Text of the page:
Ahead of a Supreme Court hearing in March to consider the legality of imposing work requirements as a condition of gaining Medicaid coverage, the Centers for Medicare and Medicaid Services (CMS) were expected to inform states on Friday of plans to rescind the controversial Trump administration policy.
Under the previous administration, ten states had applied for and were approved to use waiver authority to impose work requirements on Medicaid enrollees, and several other states were in the process of submitting applications. Critics (including us) have long held that such requirements, while nominally intended to introduce an element of “personal responsibility” to the safety-net coverage program for low-income Americans, actually serve to hinder access to care, and jeopardize the health status of already vulnerable populations; in addition, the added expense of program infrastructure often exceeds anticipated cost savings.
The policy was a favored project of former CMS administrator Seema Verma, who helped craft a similar program for the state of Indiana before joining the Trump administration. Among states granted waiver authority to impose work requirements, only Arkansas ever fully implemented the policy, before the legality of the waivers was challenged successfully in lower courts.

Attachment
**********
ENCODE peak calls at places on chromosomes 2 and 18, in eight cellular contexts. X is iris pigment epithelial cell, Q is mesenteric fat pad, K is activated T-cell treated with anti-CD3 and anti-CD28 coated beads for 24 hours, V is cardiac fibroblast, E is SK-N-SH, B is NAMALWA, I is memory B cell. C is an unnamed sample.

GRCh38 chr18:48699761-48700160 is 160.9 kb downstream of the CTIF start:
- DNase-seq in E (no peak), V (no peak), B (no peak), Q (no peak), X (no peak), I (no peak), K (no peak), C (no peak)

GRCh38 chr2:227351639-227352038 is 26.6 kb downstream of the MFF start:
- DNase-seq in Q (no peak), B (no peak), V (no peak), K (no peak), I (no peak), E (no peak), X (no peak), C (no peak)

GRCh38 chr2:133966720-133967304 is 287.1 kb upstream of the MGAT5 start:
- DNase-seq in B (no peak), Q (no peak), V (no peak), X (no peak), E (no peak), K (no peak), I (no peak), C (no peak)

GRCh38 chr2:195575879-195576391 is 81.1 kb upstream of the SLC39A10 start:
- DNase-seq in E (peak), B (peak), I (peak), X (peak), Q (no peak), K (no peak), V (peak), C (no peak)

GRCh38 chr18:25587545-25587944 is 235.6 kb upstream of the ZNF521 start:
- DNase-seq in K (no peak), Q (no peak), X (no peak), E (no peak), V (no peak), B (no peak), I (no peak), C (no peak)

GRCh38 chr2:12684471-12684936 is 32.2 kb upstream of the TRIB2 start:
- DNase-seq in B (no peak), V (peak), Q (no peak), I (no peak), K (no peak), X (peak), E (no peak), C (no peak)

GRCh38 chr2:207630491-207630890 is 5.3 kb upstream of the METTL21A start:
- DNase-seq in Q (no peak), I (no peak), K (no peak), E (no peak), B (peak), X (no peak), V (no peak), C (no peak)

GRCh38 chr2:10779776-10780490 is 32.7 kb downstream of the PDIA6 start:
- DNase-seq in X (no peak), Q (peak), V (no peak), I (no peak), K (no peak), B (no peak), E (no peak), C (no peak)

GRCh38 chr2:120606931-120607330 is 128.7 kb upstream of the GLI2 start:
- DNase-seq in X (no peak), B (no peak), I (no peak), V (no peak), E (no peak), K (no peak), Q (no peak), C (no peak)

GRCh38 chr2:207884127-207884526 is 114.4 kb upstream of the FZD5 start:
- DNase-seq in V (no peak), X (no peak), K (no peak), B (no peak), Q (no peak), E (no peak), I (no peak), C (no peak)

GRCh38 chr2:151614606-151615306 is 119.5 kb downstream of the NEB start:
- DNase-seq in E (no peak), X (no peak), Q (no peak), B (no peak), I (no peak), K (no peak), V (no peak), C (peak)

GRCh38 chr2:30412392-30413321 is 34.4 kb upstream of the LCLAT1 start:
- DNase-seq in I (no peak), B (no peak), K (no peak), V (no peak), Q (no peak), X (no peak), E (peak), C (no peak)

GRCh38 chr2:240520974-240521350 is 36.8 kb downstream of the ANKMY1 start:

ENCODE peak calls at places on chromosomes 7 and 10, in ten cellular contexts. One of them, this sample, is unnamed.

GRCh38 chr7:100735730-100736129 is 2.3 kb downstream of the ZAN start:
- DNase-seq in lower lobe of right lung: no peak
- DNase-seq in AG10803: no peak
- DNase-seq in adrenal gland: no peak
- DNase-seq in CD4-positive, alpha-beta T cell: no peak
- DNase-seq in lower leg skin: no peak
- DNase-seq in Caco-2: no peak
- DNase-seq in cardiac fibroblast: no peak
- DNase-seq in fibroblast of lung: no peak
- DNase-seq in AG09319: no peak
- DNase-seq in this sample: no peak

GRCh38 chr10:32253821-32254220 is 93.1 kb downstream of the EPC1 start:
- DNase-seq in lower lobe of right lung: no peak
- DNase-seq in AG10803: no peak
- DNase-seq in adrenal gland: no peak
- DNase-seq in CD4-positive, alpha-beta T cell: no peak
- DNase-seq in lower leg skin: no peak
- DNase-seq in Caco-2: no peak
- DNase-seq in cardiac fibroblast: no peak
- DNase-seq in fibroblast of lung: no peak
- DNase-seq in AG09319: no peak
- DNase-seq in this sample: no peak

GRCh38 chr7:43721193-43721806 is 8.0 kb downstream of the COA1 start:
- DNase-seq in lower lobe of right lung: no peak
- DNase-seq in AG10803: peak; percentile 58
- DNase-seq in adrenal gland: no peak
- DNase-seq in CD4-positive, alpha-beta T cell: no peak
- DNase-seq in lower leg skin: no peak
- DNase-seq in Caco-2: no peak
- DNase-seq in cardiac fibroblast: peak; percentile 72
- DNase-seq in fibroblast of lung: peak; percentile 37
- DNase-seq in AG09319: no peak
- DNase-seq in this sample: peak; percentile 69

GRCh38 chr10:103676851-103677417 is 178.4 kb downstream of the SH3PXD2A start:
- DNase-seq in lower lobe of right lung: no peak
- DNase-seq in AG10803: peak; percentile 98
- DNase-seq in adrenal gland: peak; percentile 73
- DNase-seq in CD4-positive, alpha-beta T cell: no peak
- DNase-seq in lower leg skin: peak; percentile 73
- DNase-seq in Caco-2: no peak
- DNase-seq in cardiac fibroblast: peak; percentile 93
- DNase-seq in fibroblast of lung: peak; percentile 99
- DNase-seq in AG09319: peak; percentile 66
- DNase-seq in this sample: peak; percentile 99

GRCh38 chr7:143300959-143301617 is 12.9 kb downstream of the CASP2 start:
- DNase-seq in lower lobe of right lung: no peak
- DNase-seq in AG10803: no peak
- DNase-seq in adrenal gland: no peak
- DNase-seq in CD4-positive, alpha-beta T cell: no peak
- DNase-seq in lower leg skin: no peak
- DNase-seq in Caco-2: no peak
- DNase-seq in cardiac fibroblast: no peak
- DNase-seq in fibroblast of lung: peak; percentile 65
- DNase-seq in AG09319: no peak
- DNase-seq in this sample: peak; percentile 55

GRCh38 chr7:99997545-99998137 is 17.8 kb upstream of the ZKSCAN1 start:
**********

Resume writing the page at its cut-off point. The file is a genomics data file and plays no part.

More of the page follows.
The Biden administration’s recision of work requirements is part of a broader reversal of Trump-era healthcare policies. This week the Justice Department notified the Supreme Court that it was switching sides in the closely watched case questioning the constitutionality of the Affordable Care Act (ACA), although the court has already heard the case and is expected to rule this spring. Starting Monday, the Biden team will also reopen the federal insurance marketplace for a special enrollment period, bolstering funding for outreach to ensure those eligible are aware of coverage options. And as part of its proposed COVID relief legislation, the administration plans to increase subsidies to help individuals buy coverage on the exchanges, and to increase funding to support state Medicaid programs—policies that got a boost this week from a broad coalition of healthcare industry groups, including health plans, doctors, and hospitals.
As the administration rounds out its health policy team, we’d expect a continued focus on strengthening the core pillars of the ACA, along with a greater focus on ensuring health equity and addressing disparities. Meanwhile, two key positions remain unfilled: CMS administrator and commissioner of the Food and Drug Administration (FDA). These slots will likely remain open until the looming confirmation battle over Biden’s nominee for Secretary of Health and Human Services (HHS), California Attorney General Xavier Becerra, has been settled.